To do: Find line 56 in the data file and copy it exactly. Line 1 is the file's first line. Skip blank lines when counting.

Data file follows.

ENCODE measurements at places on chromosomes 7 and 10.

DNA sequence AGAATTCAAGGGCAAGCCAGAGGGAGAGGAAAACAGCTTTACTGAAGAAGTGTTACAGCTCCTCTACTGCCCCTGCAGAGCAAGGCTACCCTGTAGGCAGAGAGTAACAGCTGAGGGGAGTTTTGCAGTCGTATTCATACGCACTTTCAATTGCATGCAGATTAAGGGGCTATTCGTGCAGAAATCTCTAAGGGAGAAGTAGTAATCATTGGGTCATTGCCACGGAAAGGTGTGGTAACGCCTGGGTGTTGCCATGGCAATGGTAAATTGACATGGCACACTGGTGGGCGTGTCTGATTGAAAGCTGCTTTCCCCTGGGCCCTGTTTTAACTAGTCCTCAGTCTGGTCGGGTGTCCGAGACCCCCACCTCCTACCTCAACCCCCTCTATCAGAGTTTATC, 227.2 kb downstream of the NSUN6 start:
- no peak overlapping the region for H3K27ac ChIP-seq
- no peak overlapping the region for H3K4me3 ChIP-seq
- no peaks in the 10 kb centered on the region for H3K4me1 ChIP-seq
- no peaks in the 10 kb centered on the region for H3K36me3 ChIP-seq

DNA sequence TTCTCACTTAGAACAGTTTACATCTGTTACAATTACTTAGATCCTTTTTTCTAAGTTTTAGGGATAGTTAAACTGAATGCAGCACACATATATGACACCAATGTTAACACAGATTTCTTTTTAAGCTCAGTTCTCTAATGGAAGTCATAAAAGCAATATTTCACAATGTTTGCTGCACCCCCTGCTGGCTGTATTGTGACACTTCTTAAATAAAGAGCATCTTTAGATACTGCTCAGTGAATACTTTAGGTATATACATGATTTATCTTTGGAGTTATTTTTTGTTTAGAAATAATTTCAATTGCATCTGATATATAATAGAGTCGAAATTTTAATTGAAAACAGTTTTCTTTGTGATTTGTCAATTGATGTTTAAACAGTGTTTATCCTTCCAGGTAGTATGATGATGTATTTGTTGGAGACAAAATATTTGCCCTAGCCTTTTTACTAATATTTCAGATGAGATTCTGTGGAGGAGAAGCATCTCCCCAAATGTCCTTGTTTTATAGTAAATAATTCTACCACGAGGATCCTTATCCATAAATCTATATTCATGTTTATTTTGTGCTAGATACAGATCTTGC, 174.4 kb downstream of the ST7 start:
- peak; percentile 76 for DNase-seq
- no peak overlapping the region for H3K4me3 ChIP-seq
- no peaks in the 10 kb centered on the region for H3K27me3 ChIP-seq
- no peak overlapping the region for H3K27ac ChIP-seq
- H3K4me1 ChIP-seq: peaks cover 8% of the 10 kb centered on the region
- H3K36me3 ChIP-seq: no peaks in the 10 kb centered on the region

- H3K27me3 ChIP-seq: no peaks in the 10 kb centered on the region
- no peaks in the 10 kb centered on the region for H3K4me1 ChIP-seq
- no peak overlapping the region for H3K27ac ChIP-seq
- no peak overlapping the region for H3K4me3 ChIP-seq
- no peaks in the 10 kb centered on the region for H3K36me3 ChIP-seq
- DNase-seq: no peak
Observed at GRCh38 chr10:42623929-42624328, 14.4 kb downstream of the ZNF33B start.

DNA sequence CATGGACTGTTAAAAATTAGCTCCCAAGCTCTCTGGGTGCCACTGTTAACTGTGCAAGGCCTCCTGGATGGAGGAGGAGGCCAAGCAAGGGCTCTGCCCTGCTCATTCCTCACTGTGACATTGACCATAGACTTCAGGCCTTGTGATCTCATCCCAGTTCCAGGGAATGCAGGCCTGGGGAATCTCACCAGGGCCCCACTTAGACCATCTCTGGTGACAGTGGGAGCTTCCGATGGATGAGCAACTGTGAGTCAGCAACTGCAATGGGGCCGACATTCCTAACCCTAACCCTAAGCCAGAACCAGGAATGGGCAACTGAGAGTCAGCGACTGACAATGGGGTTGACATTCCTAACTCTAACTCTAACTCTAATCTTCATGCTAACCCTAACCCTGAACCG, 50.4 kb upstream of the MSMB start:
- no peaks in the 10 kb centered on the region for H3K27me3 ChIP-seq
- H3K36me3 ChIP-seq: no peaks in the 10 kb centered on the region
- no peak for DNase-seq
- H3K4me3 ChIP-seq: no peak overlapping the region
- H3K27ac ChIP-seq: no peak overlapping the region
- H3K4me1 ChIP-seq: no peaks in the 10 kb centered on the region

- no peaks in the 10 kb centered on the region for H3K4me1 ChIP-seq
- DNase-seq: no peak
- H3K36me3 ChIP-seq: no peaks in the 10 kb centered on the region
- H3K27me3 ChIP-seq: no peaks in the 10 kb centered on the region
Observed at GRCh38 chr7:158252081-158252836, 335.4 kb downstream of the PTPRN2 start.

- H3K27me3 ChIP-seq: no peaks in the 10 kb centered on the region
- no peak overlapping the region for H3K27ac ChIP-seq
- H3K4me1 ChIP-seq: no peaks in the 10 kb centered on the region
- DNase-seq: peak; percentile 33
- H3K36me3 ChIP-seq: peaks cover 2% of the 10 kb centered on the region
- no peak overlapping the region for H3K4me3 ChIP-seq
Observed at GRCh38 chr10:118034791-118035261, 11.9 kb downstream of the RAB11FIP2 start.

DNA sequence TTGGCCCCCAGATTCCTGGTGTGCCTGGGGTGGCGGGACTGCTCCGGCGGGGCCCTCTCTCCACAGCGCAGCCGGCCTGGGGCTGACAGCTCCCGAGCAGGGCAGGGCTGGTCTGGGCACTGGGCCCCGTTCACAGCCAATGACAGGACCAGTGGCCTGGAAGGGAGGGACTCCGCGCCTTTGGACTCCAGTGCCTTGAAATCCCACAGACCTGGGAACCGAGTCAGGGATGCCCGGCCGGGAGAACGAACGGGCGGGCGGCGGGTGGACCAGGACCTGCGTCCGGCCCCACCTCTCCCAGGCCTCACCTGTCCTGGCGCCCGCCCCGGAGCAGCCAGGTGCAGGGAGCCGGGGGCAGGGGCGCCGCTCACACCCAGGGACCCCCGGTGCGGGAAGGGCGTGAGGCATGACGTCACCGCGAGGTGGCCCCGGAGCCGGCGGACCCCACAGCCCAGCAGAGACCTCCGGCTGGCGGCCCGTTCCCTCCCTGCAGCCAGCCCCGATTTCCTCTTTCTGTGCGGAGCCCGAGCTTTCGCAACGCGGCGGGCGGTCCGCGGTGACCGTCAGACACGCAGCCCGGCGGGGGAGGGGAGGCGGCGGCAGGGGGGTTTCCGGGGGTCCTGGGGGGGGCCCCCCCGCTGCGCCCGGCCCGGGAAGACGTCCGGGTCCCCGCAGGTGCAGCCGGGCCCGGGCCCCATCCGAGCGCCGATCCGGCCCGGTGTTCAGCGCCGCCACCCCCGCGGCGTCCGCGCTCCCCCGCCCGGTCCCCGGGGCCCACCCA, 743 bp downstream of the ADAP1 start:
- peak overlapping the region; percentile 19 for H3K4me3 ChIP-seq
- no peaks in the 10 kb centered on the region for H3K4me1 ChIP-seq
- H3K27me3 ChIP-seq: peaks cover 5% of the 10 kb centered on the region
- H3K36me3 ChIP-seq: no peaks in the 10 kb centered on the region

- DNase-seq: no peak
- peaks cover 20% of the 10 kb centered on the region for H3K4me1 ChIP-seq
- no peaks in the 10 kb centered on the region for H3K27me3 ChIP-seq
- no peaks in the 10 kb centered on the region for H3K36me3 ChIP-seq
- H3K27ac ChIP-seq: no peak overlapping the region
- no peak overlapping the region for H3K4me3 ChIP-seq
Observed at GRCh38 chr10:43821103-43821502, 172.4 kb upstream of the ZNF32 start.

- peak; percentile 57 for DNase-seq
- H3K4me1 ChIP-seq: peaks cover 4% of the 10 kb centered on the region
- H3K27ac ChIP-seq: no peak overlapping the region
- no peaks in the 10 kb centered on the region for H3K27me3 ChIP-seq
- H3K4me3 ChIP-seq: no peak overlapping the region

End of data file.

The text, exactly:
- H3K4me3 ChIP-seq: no peak overlapping the region